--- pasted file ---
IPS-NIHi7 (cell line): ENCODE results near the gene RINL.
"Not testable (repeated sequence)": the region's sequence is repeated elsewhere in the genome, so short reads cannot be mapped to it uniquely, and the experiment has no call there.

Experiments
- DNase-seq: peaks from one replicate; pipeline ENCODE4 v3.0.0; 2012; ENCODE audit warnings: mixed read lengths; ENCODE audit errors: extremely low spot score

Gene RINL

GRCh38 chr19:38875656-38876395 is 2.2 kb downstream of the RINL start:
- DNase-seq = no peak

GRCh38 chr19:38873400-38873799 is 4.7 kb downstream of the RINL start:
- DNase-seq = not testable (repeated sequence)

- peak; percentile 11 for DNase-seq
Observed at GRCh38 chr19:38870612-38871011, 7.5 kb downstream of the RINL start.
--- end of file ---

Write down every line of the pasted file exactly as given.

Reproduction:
IPS-NIHi7 (cell line): ENCODE results near the gene RINL.
"Not testable (repeated sequence)": the region's sequence is repeated elsewhere in the genome, so short reads cannot be mapped to it uniquely, and the experiment has no call there.

Experiments
- DNase-seq: peaks from one replicate; pipeline ENCODE4 v3.0.0; 2012; ENCODE audit warnings: mixed read lengths; ENCODE audit errors: extremely low spot score

Gene RINL

GRCh38 chr19:38875656-38876395 is 2.2 kb downstream of the RINL start:
- DNase-seq = no peak

GRCh38 chr19:38873400-38873799 is 4.7 kb downstream of the RINL start:
- DNase-seq = not testable (repeated sequence)

- peak; percentile 11 for DNase-seq
Observed at GRCh38 chr19:38870612-38871011, 7.5 kb downstream of the RINL start.